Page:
In step S401, the microprocessor 111 determines whether the stepping motor 107 that drives the zoom lens 102 is in operation. If it is determined that the zoom lens 102 is in operation (YES in step S401), the processing proceeds to steps S408 and S409. In the steps, the microprocessor 111 clears a tele end flag and a wide end flag. The tele end flag indicates the zoom lens position is at the tele end and the wide end flag indicates the zoom lens position is at the wide end. These flags are referred to in another program for controlling the imaging apparatus, for example, in performing control to change display of a shape or color in a zoom position display on a monitor screen when the zoom lens is at the tele end or the wide end. Depending on whether these flags are set or not, the shape or color in the zoom position display is controlled to change.

Further, these flags can be referred to in control processing for switching between an optical zooming operation and an electronic zooming operation. In such a case, depending on whether these flags are set or not, the control is performed to switch between the optical zoom and the electronic zoom.

In step S401, if it is determined that the stepping motor 107 is suspended (NO in step S401), the processing proceeds to step S402. In step S402, the microprocessor 111 determines whether the target position Ptgt of the zoom lens 102 matches with the tele end (Ptele) of the zoom lens 102. In the exemplary embodiment, the zoom lens position data such as the Ptgt becomes larger as the position of the lens comes closer to the tele end. The determination is performed based on whether the Ptgt is equal to the Ptele or more. If it is determined that the Ptgt is equal to the Ptele or more (YES in step S402), the processing proceeds to step S406. In step S406, the microprocessor 111 sets the tele end flag, and the processing returns to step S201 in FIG. 2. On the other hand, if it is determined that the Ptgt is less than the Ptele (NO in step S402), the processing proceeds to step S403. In step S403, the microprocessor 111 clears the tele end flag, and the processing proceeds to step S404. In step S404, the microprocessor 111 determines whether the target position Ptgt of the zoom lens 102 matches with the wide end (Pwide) of the zoom lens 102 (whether the Ptgt is equal to the Pwide or less). If it is determined that the Ptgt is equal to the Pwide or less (YES in step S404), the processing proceeds to step S407. In step S407, the microprocessor 111 sets the wide end flag, and the processing returns to step S201 in FIG. 2.

On the other hand, if it is determined that the Ptgt is greater than the Pwide (NO in step S404), the processing proceeds to step S405. In step S405, the microprocessor 111 clears the wide end flag, and the processing returns to step S201 in FIG. 2.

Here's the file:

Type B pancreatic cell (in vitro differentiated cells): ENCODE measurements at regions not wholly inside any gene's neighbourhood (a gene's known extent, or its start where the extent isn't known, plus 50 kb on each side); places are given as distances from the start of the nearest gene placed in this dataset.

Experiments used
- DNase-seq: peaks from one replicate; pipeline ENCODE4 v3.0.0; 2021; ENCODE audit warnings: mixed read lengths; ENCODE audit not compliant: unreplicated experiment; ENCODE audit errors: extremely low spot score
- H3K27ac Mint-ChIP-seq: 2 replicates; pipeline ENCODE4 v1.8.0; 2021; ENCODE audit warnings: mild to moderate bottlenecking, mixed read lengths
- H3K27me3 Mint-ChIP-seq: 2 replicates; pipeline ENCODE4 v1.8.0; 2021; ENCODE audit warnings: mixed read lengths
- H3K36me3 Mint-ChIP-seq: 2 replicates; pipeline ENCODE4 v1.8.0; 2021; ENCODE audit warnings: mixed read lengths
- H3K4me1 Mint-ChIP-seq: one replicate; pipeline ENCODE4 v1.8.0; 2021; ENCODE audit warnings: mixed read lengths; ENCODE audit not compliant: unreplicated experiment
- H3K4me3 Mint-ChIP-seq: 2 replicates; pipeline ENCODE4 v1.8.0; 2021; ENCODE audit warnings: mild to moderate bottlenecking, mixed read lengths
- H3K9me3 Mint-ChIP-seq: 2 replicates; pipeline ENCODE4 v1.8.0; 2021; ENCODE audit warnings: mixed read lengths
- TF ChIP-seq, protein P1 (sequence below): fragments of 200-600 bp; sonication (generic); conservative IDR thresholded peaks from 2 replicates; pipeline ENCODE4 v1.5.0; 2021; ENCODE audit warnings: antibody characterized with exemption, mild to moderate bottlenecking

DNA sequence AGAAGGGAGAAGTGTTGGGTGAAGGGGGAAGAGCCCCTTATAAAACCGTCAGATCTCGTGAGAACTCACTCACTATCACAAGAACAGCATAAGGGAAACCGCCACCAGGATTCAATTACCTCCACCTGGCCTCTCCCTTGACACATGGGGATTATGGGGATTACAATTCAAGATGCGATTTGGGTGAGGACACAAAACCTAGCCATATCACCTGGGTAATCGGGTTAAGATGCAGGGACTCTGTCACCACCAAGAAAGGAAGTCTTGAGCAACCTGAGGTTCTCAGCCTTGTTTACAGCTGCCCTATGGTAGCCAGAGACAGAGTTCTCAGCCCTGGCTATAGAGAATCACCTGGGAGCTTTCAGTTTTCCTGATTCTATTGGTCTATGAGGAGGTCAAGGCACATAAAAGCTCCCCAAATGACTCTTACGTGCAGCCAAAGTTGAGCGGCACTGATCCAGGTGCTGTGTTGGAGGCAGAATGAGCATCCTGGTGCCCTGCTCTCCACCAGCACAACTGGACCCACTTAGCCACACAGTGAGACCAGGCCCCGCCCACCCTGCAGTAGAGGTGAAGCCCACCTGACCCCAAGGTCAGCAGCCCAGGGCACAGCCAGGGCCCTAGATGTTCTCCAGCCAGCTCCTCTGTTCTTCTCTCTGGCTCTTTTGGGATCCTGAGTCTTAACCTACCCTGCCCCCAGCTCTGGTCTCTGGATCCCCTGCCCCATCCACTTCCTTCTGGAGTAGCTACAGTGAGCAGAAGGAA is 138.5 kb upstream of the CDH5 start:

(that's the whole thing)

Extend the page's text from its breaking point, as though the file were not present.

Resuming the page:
When it is determined whether the zoom lens position is at the tele end or at the wide end in steps S402 and S404 as described above, the determination is made based on whether the zoom motor is in operation and whether the target position Ptgt of the zoom lens 102 reaches the tele end or the wide end. The position detection data Psens of the position sensor 130 for the zoom lens 102 is not used. Accordingly, after the tele end flag or wide end flag is set in step S406 or step S407, while the stepping motor 107 is not in operation, a backlash in the lens drive mechanism does not affect the determination result in step S402 or S404. While the stepping motor 107 is not in operation, even if the position detection data Psens of the position sensor 130 for the zoom lens 102 is varied due to the backlash in the lens drive mechanism or the like, it is determined that the zoom lens 102 is still at the end position. As a result, as long as the user does not intentionally operate the zooming switch, the state that the tele end flag or the wide end flag is set is maintained. Accordingly, the problem that the zoom position indication is changed even if the user has not performed a magnification operation or the zooming operation is released, can be prevented.

More specifically, when the lens is at the tele end or the wide end, even if the lens position is varied due to the backlash in the lens driving mechanism or the like while the lens is not driven, the imaging apparatus can be prevented from abnormally operating.

As described in the description of the zoom lens position control in FIG. 2, when the stepping motor 107 is not in operation, an error of the zoom lens position Psens is controlled to be within the range of the threshold with respect to the zoom target position Ptgt. Accordingly, when it is determined using the zoom target position Ptgt whether the zoom lens position is at the tele end or wide end, the error is negligible, and the error does not affect the operation and the performance of the imaging apparatus.